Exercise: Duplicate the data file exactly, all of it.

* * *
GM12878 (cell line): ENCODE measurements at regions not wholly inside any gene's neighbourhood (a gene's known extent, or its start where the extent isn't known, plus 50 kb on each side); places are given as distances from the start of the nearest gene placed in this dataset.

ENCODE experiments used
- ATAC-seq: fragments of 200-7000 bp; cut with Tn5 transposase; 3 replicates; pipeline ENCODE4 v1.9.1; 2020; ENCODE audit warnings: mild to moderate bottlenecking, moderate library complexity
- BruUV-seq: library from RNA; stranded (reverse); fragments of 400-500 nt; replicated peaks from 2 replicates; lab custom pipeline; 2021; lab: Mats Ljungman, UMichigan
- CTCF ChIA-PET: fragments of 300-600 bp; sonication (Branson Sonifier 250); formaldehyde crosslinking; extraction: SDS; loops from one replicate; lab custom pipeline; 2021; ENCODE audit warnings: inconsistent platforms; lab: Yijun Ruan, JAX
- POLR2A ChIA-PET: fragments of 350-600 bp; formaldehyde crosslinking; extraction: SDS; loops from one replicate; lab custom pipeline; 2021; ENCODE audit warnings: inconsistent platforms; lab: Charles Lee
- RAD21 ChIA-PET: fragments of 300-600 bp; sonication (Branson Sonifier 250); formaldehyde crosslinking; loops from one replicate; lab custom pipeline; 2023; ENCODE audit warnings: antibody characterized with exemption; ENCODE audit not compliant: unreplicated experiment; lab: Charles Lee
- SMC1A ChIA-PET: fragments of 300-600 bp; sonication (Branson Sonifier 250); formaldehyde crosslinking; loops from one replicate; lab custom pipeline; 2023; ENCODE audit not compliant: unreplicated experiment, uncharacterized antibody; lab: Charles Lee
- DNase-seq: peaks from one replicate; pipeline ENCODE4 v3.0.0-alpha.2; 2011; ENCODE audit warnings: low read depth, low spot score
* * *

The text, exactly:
GM12878 (cell line): ENCODE measurements at regions not wholly inside any gene's neighbourhood (a gene's known extent, or its start where the extent isn't known, plus 50 kb on each side); places are given as distances from the start of the nearest gene placed in this dataset.

ENCODE experiments used
- ATAC-seq: fragments of 200-7000 bp; cut with Tn5 transposase; 3 replicates; pipeline ENCODE4 v1.9.1; 2020; ENCODE audit warnings: mild to moderate bottlenecking, moderate library complexity
- BruUV-seq: library from RNA; stranded (reverse); fragments of 400-500 nt; replicated peaks from 2 replicates; lab custom pipeline; 2021; lab: Mats Ljungman, UMichigan
- CTCF ChIA-PET: fragments of 300-600 bp; sonication (Branson Sonifier 250); formaldehyde crosslinking; extraction: SDS; loops from one replicate; lab custom pipeline; 2021; ENCODE audit warnings: inconsistent platforms; lab: Yijun Ruan, JAX
- POLR2A ChIA-PET: fragments of 350-600 bp; formaldehyde crosslinking; extraction: SDS; loops from one replicate; lab custom pipeline; 2021; ENCODE audit warnings: inconsistent platforms; lab: Charles Lee
- RAD21 ChIA-PET: fragments of 300-600 bp; sonication (Branson Sonifier 250); formaldehyde crosslinking; loops from one replicate; lab custom pipeline; 2023; ENCODE audit warnings: antibody characterized with exemption; ENCODE audit not compliant: unreplicated experiment; lab: Charles Lee
- SMC1A ChIA-PET: fragments of 300-600 bp; sonication (Branson Sonifier 250); formaldehyde crosslinking; loops from one replicate; lab custom pipeline; 2023; ENCODE audit not compliant: unreplicated experiment, uncharacterized antibody; lab: Charles Lee
- DNase-seq: peaks from one replicate; pipeline ENCODE4 v3.0.0-alpha.2; 2011; ENCODE audit warnings: low read depth, low spot score